Dec. 1 (Bloomberg) -- U.S. Secretary of State Hillary Clinton will host talks in Washington next week with foreign ministers from South Korea and Japan on tensions with North Korea.
North Korea on Nov. 23 shelled a South Korean fishing community and military base, killing four people including two civilian construction workers.
On Dec. 6, Clinton, South Korean Foreign Minister Kim Sung Hwan and Japanese Foreign Minister Seiji Maehara will “discuss the recent developments on the Korean peninsula and their impact on regional security,” the State Department announced today.
China, which isn’t taking part in the three-way meeting, renewed calls for calm and restraint on the Korean peninsula as a U.S. aircraft carrier patrolled the Yellow Sea with the South Korean navy, and a top North Korean official, Choe Thae Bok, met in Beijing with a member of China’s legislature.
In Washington, Admiral Michael Mullen, chairman of the U.S. Joint Chiefs of Staff, called on China to “step up” pressure on North Korea to end attacks on the South and curb its pursuit of nuclear weapons.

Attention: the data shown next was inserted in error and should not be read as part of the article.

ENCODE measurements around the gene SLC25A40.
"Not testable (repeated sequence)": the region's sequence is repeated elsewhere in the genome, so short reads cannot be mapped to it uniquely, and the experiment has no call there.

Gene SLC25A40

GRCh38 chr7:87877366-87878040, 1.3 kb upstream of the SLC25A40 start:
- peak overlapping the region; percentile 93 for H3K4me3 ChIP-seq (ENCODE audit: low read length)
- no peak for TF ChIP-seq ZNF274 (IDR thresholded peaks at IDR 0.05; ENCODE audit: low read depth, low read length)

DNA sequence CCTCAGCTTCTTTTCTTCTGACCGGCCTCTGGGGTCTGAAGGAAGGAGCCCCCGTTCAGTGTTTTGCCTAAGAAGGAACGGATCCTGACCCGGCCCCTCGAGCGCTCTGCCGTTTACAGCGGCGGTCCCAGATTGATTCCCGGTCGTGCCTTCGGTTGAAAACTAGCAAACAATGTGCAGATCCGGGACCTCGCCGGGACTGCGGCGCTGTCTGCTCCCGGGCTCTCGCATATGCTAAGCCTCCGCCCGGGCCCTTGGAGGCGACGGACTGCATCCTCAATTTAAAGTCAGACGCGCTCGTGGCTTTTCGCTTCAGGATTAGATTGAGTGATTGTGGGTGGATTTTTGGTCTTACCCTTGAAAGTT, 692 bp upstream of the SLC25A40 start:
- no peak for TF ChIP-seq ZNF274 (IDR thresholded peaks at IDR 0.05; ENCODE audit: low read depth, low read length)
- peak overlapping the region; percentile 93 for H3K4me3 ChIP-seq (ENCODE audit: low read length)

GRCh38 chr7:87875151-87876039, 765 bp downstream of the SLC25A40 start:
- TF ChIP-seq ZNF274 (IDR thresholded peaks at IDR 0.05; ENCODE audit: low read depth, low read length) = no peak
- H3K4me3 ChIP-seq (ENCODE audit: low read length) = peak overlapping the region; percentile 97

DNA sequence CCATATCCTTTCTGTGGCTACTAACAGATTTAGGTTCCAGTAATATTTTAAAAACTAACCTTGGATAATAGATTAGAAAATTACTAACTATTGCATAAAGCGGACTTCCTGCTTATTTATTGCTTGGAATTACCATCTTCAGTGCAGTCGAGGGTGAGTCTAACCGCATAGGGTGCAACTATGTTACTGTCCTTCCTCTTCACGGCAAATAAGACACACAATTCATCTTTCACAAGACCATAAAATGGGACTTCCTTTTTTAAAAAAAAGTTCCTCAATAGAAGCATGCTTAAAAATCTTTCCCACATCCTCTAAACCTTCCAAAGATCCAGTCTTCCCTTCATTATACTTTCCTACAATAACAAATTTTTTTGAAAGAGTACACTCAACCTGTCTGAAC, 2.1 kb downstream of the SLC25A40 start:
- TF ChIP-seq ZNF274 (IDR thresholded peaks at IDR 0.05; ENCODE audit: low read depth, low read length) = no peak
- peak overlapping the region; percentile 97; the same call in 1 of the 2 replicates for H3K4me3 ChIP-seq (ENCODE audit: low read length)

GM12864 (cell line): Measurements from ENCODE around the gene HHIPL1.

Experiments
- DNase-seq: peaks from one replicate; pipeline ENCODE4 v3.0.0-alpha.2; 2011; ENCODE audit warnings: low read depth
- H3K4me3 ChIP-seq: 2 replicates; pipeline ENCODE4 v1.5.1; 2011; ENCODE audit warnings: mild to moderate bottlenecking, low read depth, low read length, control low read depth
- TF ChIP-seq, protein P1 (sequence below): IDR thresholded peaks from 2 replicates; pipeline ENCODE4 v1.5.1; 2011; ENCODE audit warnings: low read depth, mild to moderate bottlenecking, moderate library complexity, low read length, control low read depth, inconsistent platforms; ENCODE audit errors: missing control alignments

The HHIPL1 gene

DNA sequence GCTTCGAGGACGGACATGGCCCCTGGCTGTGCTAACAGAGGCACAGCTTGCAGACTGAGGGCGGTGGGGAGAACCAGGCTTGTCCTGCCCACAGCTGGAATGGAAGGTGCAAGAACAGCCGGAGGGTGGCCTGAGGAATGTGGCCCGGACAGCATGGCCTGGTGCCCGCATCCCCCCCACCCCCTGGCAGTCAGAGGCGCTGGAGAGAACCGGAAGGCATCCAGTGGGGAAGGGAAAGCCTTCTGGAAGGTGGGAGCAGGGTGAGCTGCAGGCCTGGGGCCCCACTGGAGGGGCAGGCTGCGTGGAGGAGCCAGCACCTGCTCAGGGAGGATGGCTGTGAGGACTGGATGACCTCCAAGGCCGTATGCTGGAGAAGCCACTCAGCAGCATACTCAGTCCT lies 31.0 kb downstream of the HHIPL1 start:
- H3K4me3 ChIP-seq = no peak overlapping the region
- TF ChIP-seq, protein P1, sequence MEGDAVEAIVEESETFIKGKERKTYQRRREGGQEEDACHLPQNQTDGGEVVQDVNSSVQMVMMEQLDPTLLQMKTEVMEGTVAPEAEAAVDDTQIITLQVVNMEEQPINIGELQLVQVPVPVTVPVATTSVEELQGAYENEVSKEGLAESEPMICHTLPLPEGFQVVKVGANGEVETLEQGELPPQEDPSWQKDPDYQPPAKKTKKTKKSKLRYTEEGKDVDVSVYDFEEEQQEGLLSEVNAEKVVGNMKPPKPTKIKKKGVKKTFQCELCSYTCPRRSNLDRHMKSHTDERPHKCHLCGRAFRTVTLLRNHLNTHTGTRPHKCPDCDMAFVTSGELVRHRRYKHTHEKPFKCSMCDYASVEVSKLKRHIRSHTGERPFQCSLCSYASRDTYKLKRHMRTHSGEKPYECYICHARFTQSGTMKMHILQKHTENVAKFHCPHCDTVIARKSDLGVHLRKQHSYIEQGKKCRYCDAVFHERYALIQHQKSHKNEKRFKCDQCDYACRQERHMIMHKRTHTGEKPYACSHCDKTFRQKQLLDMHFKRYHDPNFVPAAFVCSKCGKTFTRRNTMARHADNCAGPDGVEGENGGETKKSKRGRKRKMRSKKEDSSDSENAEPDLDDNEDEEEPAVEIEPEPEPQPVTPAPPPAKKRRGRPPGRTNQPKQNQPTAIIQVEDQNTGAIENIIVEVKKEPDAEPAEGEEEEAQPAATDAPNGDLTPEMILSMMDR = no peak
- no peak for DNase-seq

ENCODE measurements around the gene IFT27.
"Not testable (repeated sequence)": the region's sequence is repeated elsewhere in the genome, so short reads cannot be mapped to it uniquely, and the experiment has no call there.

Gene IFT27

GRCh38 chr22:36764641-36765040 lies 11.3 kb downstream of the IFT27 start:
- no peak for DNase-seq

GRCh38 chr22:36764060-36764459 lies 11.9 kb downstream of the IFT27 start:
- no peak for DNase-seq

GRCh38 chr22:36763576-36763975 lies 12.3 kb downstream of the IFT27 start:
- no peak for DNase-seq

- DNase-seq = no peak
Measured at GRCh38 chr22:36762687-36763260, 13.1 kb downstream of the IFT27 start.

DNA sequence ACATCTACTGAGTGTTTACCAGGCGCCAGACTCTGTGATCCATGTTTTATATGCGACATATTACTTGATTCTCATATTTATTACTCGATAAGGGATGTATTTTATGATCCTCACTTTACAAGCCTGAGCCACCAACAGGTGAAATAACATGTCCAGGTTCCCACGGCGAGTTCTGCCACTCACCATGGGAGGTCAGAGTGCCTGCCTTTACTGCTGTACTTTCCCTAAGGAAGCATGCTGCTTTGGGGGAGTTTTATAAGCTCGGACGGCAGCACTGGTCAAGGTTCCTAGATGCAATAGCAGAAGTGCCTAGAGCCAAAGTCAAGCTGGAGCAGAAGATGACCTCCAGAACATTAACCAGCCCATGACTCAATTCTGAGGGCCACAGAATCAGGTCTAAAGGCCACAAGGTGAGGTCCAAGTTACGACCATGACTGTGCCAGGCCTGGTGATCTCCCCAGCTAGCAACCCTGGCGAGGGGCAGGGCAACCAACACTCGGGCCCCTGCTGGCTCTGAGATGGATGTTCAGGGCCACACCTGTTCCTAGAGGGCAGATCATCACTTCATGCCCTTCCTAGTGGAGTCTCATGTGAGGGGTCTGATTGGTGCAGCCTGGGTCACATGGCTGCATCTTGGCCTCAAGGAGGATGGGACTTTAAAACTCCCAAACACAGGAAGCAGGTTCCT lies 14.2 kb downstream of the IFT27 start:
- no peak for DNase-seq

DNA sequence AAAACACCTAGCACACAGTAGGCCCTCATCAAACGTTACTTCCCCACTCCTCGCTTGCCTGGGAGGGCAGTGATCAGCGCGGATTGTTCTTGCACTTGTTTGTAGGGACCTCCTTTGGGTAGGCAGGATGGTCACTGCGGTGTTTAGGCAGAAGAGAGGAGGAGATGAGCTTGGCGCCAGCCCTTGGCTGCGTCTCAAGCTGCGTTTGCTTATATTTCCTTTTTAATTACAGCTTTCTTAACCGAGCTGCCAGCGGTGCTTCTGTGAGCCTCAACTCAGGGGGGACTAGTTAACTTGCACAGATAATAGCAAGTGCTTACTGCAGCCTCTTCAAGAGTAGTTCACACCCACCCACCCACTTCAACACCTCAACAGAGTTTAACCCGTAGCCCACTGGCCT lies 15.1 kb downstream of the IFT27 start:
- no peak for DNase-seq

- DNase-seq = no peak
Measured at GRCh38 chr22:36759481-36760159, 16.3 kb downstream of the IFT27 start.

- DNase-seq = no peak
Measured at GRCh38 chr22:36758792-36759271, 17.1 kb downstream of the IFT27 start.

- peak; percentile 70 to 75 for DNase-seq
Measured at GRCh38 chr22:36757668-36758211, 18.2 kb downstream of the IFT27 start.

On Nov. 28, China proposed that “emergency” talks to address the increasing tensions on the Korean peninsula be held early next month in Beijing. They would involve China, Japan, Russia, South Korea, North Korea and the U.S.. The group met several times to discuss North Korea’s nuclear program until negotiations came to a halt after the government in Pyongyang launched a rocket in April 2009.
To contact the reporter on this story: Flavia Krause-Jackson in Washington at firstname.lastname@example.org
To contact the editor responsible for this story: Mark Silva at email@example.com